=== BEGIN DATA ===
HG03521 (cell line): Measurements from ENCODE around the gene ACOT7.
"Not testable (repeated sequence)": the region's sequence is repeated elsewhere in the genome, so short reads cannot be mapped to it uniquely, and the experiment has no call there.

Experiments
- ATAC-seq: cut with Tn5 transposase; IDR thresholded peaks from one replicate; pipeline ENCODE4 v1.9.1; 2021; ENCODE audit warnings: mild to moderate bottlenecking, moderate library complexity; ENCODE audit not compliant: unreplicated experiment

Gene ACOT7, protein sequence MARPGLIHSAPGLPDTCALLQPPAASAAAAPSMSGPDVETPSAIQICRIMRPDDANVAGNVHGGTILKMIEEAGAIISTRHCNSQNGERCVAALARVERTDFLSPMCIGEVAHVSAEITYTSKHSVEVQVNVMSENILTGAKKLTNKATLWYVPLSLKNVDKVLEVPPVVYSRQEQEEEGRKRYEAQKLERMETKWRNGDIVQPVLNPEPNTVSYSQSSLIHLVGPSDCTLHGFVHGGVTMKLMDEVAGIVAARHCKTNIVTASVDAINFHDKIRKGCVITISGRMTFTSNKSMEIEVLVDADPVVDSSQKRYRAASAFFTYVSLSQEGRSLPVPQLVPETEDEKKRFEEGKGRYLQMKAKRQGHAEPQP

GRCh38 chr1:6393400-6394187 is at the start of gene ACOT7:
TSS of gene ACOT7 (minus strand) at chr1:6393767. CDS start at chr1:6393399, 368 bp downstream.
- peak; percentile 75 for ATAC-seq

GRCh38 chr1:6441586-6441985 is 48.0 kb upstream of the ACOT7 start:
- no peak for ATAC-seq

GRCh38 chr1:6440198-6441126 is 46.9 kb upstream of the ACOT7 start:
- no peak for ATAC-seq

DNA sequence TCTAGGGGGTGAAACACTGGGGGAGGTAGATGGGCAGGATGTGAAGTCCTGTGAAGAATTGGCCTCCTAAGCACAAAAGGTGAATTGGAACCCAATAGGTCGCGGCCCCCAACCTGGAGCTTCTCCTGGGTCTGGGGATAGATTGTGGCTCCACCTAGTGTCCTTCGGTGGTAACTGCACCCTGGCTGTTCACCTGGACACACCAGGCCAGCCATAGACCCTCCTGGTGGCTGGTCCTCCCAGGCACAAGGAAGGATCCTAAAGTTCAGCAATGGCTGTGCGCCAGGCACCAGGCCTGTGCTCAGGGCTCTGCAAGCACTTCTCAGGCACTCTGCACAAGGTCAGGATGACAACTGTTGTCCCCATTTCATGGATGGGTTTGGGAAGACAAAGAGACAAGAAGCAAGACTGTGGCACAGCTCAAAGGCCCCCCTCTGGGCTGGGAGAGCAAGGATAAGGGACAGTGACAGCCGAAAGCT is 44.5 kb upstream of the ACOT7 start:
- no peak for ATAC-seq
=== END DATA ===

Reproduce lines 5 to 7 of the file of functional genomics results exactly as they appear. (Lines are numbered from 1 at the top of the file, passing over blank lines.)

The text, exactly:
Gene ACOT7, protein sequence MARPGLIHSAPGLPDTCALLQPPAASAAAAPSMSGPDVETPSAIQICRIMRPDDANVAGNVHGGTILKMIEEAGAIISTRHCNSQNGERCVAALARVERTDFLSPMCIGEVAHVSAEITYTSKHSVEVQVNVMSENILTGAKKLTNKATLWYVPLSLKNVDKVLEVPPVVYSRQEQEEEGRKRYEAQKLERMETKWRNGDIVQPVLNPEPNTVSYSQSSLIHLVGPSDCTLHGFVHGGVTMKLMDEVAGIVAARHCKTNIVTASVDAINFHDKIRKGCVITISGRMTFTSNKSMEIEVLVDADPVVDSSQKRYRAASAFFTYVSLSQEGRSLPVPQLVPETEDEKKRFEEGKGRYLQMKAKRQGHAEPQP

GRCh38 chr1:6393400-6394187 is at the start of gene ACOT7:
TSS of gene ACOT7 (minus strand) at chr1:6393767. CDS start at chr1:6393399, 368 bp downstream.